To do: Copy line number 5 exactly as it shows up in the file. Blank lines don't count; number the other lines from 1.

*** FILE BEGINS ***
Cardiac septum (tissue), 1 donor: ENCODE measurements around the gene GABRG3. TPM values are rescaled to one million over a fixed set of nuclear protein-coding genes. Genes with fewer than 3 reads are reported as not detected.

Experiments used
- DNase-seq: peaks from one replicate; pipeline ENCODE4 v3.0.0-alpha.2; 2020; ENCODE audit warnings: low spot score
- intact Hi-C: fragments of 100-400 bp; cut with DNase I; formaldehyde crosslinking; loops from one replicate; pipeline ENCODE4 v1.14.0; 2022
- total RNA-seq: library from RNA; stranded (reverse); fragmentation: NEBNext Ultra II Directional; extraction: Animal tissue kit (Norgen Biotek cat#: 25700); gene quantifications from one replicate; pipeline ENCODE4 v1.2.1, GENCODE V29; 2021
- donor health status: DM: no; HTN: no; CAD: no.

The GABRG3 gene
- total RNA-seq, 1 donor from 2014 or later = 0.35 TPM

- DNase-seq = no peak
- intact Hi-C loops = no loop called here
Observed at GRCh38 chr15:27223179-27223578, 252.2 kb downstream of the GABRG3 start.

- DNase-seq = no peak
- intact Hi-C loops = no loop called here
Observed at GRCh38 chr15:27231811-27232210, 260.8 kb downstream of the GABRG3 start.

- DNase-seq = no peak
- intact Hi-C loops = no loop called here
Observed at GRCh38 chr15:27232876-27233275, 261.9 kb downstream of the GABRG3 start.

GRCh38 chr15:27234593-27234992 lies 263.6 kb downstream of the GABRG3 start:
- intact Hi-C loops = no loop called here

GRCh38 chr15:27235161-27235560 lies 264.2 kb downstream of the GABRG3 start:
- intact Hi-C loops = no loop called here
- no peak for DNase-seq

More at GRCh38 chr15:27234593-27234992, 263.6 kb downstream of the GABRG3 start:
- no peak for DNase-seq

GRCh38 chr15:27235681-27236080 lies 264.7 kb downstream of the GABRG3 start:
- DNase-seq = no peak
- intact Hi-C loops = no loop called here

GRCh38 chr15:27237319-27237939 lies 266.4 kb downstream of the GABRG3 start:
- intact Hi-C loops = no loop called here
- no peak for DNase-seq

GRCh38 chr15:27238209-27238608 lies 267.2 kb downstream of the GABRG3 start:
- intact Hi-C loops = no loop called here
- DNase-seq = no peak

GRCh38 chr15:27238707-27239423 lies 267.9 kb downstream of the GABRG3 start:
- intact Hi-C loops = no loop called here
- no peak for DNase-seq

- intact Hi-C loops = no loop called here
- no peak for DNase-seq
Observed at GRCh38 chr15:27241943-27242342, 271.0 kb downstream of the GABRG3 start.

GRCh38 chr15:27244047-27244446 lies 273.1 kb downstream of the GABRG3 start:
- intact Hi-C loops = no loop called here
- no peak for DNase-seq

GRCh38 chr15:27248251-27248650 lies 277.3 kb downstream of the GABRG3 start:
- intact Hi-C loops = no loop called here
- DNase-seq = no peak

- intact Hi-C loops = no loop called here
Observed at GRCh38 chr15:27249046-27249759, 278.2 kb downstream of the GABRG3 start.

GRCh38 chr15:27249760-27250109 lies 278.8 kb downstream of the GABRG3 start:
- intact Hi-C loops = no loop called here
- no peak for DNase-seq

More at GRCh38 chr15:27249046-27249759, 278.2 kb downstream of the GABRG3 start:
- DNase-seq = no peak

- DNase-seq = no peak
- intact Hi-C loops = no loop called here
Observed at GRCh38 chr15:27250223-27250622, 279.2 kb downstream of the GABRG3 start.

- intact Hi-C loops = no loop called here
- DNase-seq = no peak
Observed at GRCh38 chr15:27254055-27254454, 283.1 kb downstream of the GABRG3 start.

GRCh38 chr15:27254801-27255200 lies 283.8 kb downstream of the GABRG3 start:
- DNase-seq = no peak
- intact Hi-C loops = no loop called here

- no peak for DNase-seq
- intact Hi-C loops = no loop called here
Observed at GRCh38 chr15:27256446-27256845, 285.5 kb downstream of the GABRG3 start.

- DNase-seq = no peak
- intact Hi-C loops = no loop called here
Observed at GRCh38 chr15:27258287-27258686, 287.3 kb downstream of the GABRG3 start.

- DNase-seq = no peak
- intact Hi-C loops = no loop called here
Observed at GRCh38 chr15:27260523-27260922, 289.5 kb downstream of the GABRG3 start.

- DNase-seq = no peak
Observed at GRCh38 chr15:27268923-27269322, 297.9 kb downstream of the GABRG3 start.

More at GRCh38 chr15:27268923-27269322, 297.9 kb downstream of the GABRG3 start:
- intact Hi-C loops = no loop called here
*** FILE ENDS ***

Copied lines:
- total RNA-seq: library from RNA; stranded (reverse); fragmentation: NEBNext Ultra II Directional; extraction: Animal tissue kit (Norgen Biotek cat#: 25700); gene quantifications from one replicate; pipeline ENCODE4 v1.2.1, GENCODE V29; 2021